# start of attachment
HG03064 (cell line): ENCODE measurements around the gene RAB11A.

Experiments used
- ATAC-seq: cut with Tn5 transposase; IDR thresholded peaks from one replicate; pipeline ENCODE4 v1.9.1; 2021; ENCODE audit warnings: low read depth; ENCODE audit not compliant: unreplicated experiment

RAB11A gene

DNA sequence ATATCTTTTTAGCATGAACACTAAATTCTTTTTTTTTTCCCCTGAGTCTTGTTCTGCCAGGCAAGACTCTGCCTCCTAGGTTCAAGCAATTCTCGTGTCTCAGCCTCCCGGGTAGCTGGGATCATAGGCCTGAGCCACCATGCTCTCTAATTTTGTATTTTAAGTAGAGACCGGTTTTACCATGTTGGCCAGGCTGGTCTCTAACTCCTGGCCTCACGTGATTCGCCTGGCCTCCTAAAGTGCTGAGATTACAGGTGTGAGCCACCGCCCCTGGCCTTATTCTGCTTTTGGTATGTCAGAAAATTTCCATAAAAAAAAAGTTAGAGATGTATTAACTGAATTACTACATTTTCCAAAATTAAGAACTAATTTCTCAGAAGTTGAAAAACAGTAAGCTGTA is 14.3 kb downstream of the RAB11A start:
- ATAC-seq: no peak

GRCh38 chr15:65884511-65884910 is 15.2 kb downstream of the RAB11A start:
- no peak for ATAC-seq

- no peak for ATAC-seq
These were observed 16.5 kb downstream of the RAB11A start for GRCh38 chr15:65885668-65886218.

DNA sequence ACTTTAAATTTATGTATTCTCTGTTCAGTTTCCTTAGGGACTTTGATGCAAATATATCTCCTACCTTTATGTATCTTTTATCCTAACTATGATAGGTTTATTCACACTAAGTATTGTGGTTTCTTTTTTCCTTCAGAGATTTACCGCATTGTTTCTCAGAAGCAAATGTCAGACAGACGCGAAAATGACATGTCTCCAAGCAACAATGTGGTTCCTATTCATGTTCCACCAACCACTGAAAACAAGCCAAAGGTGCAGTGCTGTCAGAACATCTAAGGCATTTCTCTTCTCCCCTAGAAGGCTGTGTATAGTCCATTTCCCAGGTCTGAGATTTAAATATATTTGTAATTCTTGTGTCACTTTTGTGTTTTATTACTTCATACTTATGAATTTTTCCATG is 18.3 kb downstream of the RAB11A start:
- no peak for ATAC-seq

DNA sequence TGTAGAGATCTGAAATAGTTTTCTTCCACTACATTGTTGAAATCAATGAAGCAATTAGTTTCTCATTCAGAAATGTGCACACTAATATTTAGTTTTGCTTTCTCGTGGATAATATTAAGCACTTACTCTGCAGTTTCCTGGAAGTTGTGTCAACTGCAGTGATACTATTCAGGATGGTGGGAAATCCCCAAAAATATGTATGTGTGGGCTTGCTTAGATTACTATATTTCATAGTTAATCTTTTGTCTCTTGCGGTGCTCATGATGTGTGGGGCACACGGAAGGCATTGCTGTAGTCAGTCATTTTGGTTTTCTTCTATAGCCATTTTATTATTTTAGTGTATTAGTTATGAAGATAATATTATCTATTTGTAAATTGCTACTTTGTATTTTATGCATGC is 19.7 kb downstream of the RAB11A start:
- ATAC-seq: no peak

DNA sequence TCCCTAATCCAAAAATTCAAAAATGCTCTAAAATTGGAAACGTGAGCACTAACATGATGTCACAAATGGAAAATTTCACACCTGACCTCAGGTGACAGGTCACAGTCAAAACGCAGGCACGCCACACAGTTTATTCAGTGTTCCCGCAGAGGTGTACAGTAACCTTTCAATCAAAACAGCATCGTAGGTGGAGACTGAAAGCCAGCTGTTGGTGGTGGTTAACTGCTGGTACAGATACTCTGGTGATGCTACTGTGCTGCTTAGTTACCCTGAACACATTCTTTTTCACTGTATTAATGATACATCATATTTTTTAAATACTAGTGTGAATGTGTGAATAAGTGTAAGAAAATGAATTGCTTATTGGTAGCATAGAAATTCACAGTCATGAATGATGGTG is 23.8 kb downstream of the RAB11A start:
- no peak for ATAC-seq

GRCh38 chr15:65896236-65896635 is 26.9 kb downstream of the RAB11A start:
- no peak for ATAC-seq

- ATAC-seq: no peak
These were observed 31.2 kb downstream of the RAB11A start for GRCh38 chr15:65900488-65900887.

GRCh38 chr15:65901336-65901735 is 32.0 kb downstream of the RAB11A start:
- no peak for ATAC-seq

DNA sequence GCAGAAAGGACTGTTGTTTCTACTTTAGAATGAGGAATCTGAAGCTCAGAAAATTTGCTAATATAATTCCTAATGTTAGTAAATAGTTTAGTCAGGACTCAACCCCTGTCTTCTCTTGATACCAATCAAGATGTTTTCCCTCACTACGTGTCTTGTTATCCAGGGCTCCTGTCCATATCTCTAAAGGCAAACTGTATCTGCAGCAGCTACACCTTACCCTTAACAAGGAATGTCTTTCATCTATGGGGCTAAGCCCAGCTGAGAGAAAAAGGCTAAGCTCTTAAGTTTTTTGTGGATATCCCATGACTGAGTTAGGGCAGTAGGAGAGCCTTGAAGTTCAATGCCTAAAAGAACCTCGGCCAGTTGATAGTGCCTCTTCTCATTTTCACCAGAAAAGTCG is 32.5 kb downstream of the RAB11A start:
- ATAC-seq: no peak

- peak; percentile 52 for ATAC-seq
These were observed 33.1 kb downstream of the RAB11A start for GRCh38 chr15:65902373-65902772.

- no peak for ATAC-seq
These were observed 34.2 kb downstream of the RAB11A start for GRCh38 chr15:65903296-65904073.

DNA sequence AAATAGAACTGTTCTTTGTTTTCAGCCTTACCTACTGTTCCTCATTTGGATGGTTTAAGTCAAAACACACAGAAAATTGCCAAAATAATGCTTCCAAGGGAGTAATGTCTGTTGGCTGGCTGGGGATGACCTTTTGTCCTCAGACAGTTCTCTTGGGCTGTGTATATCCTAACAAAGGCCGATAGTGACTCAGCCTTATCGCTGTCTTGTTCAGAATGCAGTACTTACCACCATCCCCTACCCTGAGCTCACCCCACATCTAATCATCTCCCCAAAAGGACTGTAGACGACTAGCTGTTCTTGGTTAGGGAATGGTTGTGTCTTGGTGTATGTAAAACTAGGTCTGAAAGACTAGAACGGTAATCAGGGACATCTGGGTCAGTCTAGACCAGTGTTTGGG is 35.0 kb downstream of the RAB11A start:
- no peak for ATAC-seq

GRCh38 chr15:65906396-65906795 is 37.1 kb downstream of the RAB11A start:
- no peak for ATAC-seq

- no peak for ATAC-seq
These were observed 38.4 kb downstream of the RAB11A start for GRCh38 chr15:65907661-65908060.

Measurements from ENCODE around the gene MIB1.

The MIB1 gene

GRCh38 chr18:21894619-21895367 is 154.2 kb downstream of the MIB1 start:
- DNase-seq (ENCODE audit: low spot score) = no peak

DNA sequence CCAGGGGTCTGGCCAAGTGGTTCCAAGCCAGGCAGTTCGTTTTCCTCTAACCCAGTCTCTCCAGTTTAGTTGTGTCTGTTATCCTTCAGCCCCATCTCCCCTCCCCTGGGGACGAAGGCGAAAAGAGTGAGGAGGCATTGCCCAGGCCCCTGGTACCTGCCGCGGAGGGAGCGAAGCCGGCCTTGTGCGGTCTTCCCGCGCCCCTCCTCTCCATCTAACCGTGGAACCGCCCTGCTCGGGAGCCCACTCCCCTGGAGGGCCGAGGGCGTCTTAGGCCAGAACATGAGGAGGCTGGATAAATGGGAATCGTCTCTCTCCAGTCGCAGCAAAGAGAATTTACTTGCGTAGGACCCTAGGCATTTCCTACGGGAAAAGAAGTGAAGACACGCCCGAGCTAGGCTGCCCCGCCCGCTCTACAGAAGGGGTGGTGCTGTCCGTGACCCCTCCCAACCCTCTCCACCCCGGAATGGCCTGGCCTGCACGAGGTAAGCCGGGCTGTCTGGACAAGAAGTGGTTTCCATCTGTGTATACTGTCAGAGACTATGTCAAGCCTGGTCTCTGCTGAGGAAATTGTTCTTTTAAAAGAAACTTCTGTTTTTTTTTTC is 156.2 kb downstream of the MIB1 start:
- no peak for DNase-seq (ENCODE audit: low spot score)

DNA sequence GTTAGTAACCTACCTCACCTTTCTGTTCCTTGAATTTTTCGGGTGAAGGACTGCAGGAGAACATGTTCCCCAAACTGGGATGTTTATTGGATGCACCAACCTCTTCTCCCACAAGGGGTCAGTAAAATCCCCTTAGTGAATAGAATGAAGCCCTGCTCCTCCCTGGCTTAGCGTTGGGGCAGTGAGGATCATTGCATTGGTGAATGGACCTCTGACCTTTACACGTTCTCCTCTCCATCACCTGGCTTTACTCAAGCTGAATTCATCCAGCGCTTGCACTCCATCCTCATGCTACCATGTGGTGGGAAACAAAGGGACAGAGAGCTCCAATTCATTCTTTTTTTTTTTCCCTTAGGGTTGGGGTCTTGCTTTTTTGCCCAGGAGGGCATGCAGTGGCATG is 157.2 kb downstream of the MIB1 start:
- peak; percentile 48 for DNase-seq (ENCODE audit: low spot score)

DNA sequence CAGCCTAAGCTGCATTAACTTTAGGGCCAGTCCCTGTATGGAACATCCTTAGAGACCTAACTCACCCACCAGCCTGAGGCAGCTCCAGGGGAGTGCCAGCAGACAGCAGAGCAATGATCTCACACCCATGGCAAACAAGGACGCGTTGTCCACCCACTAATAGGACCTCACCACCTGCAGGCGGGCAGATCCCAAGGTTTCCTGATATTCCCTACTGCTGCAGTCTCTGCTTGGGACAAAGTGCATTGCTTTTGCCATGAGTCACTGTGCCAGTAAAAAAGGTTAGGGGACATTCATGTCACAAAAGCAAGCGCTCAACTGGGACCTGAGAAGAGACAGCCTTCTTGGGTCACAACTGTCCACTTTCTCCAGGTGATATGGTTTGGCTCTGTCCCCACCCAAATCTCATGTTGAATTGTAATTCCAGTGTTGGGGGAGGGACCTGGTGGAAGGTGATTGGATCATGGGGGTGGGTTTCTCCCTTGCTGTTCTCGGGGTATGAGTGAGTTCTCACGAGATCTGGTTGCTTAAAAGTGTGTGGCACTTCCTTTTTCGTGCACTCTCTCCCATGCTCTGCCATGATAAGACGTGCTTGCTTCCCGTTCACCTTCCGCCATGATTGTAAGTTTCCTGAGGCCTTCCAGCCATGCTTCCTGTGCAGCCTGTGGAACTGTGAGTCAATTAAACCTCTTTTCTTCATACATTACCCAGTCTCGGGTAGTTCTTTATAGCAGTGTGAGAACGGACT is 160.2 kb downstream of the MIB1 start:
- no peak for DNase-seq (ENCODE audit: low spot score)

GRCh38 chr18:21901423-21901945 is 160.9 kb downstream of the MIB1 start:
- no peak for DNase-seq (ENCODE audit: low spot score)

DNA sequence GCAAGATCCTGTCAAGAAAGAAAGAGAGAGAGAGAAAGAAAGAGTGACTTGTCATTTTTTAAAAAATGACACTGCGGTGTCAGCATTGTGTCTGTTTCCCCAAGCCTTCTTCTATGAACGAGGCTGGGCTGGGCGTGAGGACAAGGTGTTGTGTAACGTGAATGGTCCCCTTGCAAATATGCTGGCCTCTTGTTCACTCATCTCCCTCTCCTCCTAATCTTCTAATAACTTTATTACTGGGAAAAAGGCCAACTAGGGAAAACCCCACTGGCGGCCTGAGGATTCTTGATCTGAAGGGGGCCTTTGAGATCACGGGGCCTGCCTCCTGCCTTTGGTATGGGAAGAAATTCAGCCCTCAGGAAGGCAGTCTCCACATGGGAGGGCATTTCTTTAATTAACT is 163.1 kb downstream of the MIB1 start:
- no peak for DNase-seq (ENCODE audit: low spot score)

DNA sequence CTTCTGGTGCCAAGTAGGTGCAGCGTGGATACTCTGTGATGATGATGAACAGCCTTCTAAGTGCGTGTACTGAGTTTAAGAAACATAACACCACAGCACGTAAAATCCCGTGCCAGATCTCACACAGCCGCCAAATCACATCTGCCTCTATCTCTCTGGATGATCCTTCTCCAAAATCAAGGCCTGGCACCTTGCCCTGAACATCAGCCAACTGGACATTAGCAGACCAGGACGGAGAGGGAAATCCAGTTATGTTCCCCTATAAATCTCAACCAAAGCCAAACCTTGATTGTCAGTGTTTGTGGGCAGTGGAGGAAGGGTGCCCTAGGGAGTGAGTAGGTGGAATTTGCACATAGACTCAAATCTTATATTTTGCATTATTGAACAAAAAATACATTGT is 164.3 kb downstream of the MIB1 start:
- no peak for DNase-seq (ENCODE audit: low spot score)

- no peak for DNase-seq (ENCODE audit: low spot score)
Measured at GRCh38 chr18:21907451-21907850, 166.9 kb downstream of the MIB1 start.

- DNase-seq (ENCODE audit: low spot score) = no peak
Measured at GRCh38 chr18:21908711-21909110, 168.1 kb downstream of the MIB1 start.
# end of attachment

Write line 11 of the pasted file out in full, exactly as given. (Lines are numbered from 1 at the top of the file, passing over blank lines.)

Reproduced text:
DNA sequence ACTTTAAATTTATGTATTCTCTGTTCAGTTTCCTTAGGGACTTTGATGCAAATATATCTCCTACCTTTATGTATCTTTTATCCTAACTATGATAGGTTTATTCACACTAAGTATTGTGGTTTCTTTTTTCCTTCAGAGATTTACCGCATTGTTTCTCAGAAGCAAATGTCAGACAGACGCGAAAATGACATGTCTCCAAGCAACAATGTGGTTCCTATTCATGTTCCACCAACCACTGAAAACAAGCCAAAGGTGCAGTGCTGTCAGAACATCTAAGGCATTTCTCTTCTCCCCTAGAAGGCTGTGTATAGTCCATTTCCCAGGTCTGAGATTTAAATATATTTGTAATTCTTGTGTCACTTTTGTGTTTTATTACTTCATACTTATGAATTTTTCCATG is 18.3 kb downstream of the RAB11A start: